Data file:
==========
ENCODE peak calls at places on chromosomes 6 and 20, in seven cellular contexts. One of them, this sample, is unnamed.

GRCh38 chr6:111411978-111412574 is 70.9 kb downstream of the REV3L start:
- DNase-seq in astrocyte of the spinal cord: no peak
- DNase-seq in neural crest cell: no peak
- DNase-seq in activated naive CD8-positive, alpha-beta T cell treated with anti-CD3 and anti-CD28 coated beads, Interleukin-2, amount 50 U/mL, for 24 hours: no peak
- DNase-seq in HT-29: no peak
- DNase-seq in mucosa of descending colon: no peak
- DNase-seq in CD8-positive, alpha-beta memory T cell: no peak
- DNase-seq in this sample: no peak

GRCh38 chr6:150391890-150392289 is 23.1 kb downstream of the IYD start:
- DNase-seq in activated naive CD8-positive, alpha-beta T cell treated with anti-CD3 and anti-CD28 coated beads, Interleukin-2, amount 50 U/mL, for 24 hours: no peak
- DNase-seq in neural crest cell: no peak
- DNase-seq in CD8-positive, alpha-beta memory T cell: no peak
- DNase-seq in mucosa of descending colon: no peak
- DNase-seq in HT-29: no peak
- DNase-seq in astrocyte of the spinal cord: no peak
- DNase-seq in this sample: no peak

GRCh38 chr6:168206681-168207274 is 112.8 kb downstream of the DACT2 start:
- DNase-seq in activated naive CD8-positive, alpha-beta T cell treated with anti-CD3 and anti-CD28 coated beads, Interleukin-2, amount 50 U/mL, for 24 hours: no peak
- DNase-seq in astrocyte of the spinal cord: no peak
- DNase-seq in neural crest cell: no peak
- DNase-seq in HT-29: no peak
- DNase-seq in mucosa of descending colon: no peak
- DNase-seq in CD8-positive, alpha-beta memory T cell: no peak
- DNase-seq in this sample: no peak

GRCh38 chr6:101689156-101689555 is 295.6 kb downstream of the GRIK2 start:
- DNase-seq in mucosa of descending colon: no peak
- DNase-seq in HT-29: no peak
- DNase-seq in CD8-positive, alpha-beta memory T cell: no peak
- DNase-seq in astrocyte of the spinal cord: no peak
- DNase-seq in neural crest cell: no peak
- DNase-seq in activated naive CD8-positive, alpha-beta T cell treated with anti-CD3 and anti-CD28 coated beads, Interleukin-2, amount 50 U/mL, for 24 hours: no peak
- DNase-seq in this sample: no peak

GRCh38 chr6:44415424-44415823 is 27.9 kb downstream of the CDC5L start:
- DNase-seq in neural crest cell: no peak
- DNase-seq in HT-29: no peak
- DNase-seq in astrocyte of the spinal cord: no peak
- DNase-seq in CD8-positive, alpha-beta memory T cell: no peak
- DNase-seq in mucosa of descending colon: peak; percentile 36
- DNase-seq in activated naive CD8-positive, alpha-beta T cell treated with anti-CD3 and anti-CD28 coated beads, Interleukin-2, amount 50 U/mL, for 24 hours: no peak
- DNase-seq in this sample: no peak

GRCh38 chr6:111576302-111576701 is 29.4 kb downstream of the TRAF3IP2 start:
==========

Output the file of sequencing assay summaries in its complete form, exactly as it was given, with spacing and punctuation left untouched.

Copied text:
ENCODE peak calls at places on chromosomes 6 and 20, in seven cellular contexts. One of them, this sample, is unnamed.

GRCh38 chr6:111411978-111412574 is 70.9 kb downstream of the REV3L start:
- DNase-seq in astrocyte of the spinal cord: no peak
- DNase-seq in neural crest cell: no peak
- DNase-seq in activated naive CD8-positive, alpha-beta T cell treated with anti-CD3 and anti-CD28 coated beads, Interleukin-2, amount 50 U/mL, for 24 hours: no peak
- DNase-seq in HT-29: no peak
- DNase-seq in mucosa of descending colon: no peak
- DNase-seq in CD8-positive, alpha-beta memory T cell: no peak
- DNase-seq in this sample: no peak

GRCh38 chr6:150391890-150392289 is 23.1 kb downstream of the IYD start:
- DNase-seq in activated naive CD8-positive, alpha-beta T cell treated with anti-CD3 and anti-CD28 coated beads, Interleukin-2, amount 50 U/mL, for 24 hours: no peak
- DNase-seq in neural crest cell: no peak
- DNase-seq in CD8-positive, alpha-beta memory T cell: no peak
- DNase-seq in mucosa of descending colon: no peak
- DNase-seq in HT-29: no peak
- DNase-seq in astrocyte of the spinal cord: no peak
- DNase-seq in this sample: no peak

GRCh38 chr6:168206681-168207274 is 112.8 kb downstream of the DACT2 start:
- DNase-seq in activated naive CD8-positive, alpha-beta T cell treated with anti-CD3 and anti-CD28 coated beads, Interleukin-2, amount 50 U/mL, for 24 hours: no peak
- DNase-seq in astrocyte of the spinal cord: no peak
- DNase-seq in neural crest cell: no peak
- DNase-seq in HT-29: no peak
- DNase-seq in mucosa of descending colon: no peak
- DNase-seq in CD8-positive, alpha-beta memory T cell: no peak
- DNase-seq in this sample: no peak

GRCh38 chr6:101689156-101689555 is 295.6 kb downstream of the GRIK2 start:
- DNase-seq in mucosa of descending colon: no peak
- DNase-seq in HT-29: no peak
- DNase-seq in CD8-positive, alpha-beta memory T cell: no peak
- DNase-seq in astrocyte of the spinal cord: no peak
- DNase-seq in neural crest cell: no peak
- DNase-seq in activated naive CD8-positive, alpha-beta T cell treated with anti-CD3 and anti-CD28 coated beads, Interleukin-2, amount 50 U/mL, for 24 hours: no peak
- DNase-seq in this sample: no peak

GRCh38 chr6:44415424-44415823 is 27.9 kb downstream of the CDC5L start:
- DNase-seq in neural crest cell: no peak
- DNase-seq in HT-29: no peak
- DNase-seq in astrocyte of the spinal cord: no peak
- DNase-seq in CD8-positive, alpha-beta memory T cell: no peak
- DNase-seq in mucosa of descending colon: peak; percentile 36
- DNase-seq in activated naive CD8-positive, alpha-beta T cell treated with anti-CD3 and anti-CD28 coated beads, Interleukin-2, amount 50 U/mL, for 24 hours: no peak
- DNase-seq in this sample: no peak

GRCh38 chr6:111576302-111576701 is 29.4 kb downstream of the TRAF3IP2 start: